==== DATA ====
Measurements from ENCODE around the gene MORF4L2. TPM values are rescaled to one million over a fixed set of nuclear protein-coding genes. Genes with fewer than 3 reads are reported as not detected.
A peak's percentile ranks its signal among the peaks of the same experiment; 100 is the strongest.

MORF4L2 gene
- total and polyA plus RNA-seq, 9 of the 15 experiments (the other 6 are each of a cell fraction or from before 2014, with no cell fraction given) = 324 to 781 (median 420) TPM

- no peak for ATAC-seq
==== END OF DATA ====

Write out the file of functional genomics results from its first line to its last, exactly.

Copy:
Measurements from ENCODE around the gene MORF4L2. TPM values are rescaled to one million over a fixed set of nuclear protein-coding genes. Genes with fewer than 3 reads are reported as not detected.
A peak's percentile ranks its signal among the peaks of the same experiment; 100 is the strongest.

MORF4L2 gene
- total and polyA plus RNA-seq, 9 of the 15 experiments (the other 6 are each of a cell fraction or from before 2014, with no cell fraction given) = 324 to 781 (median 420) TPM

- no peak for ATAC-seq